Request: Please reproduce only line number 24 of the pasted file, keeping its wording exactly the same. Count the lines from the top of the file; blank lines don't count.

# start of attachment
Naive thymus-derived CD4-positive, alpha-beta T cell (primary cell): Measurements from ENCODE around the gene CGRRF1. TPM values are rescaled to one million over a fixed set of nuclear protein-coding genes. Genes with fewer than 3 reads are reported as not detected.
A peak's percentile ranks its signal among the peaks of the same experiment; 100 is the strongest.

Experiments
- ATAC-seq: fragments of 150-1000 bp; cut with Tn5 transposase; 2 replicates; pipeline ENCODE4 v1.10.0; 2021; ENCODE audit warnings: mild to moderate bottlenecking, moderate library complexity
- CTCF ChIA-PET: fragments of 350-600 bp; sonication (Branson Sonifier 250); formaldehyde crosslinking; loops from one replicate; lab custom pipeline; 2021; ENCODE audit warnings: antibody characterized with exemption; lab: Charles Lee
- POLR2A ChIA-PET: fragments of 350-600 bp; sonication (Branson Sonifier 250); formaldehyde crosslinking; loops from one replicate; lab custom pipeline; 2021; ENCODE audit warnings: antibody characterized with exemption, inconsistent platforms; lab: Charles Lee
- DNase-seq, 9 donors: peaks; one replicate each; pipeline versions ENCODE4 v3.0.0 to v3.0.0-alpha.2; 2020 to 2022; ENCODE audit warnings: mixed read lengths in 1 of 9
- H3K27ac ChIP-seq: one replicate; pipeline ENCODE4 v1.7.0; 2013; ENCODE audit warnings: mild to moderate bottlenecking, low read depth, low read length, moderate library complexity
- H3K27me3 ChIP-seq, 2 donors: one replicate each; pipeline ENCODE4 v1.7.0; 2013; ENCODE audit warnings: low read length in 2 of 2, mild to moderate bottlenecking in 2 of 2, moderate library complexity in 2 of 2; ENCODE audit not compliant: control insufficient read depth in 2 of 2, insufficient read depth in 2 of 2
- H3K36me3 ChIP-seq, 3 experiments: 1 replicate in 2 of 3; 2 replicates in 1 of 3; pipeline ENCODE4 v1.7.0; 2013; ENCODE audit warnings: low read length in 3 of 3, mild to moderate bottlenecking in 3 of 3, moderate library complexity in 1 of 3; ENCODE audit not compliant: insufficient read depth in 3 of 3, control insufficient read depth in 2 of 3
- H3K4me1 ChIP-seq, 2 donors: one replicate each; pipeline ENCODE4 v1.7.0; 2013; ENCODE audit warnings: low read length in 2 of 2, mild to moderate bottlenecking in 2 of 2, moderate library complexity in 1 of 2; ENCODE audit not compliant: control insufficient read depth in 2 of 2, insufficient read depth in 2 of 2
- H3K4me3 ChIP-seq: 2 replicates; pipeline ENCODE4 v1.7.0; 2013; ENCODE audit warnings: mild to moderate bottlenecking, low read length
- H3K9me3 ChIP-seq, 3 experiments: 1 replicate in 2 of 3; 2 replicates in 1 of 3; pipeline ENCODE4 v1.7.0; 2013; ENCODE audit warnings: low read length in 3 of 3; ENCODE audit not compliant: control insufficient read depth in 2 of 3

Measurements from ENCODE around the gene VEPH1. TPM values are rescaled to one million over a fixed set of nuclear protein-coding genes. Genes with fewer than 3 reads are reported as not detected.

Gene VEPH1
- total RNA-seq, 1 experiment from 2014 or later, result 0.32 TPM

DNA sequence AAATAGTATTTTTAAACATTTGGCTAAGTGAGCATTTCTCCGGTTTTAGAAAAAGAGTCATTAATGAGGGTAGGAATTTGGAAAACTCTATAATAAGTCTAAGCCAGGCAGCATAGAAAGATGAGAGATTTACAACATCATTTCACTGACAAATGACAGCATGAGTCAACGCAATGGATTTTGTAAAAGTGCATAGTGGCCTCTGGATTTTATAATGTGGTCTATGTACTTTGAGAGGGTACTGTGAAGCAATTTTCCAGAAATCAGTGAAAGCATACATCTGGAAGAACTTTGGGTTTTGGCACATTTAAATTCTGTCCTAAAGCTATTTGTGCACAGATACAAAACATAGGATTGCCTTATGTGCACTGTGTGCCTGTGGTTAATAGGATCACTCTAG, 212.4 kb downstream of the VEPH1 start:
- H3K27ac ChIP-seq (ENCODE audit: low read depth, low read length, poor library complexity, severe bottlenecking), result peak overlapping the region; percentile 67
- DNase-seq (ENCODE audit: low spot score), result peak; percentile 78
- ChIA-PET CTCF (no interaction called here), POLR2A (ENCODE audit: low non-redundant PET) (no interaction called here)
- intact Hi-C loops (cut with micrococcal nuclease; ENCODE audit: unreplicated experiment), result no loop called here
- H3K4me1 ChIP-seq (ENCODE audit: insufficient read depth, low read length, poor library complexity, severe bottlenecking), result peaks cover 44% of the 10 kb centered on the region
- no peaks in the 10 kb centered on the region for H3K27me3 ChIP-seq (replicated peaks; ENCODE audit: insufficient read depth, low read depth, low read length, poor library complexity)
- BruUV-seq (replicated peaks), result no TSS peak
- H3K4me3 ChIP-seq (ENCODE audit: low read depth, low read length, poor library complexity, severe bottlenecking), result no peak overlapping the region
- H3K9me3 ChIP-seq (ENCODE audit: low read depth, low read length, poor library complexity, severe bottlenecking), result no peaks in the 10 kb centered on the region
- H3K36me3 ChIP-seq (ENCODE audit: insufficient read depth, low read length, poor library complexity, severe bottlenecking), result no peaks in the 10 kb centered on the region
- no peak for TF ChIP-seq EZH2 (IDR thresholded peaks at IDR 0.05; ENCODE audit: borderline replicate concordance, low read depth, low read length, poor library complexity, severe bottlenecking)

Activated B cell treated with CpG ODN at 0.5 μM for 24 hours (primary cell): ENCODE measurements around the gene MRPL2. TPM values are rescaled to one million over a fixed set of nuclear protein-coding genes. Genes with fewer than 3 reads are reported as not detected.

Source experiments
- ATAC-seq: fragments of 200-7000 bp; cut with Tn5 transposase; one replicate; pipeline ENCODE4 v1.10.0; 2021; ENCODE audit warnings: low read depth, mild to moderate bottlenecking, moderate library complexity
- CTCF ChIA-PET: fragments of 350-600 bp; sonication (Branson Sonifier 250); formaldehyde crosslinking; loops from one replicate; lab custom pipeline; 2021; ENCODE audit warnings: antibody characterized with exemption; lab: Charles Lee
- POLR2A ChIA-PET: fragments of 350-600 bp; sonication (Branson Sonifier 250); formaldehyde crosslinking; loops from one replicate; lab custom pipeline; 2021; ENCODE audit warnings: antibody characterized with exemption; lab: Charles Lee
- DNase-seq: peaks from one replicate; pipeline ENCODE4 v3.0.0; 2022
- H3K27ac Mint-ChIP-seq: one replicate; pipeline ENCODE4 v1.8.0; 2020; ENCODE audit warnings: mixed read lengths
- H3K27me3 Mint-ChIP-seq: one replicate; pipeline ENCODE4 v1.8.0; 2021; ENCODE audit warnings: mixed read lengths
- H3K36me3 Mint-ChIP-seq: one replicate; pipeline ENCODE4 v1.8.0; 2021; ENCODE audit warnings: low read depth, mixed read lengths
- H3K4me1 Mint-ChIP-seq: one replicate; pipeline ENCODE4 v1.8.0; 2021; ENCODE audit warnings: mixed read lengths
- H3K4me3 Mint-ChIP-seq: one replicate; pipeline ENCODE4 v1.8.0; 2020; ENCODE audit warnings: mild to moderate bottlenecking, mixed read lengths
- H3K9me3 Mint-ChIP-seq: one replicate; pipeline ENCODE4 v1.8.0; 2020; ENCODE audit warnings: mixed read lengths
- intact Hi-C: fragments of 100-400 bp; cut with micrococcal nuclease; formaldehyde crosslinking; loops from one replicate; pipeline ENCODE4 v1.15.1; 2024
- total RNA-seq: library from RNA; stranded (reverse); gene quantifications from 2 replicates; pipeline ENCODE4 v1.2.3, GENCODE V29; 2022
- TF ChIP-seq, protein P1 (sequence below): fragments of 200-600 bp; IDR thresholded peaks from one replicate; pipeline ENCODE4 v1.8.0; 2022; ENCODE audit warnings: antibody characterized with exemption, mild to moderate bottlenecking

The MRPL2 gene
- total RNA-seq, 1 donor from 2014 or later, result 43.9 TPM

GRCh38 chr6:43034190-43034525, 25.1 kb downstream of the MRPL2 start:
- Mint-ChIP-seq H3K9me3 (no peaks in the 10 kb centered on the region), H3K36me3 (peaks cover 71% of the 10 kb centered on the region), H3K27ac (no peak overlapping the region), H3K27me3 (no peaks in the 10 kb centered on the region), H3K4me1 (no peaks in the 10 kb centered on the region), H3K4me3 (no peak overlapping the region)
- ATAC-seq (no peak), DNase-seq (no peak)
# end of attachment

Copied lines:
- BruUV-seq (replicated peaks), result no TSS peak